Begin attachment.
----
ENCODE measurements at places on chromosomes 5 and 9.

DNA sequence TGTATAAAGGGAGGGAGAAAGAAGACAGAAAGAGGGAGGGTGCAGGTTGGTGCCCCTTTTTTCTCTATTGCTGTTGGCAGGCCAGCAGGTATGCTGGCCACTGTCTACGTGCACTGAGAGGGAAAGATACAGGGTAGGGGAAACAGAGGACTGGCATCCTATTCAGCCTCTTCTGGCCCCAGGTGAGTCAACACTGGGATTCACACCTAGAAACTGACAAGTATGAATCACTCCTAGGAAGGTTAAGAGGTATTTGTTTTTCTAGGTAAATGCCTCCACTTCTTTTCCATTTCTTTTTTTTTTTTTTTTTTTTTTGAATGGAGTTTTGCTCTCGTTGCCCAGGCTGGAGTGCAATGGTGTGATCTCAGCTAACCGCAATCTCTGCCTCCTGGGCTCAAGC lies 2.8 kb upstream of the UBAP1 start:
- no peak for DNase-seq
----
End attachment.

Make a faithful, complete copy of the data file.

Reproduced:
ENCODE measurements at places on chromosomes 5 and 9.

DNA sequence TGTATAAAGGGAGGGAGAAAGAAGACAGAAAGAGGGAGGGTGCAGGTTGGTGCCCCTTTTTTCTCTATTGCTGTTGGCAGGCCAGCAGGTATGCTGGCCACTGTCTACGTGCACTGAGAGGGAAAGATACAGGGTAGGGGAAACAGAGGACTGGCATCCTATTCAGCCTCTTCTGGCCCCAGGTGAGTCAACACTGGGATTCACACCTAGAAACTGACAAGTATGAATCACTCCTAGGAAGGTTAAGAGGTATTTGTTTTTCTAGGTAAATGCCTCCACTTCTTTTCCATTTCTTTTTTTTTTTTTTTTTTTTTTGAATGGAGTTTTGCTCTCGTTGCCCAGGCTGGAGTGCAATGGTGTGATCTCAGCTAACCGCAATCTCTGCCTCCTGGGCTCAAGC lies 2.8 kb upstream of the UBAP1 start:
- no peak for DNase-seq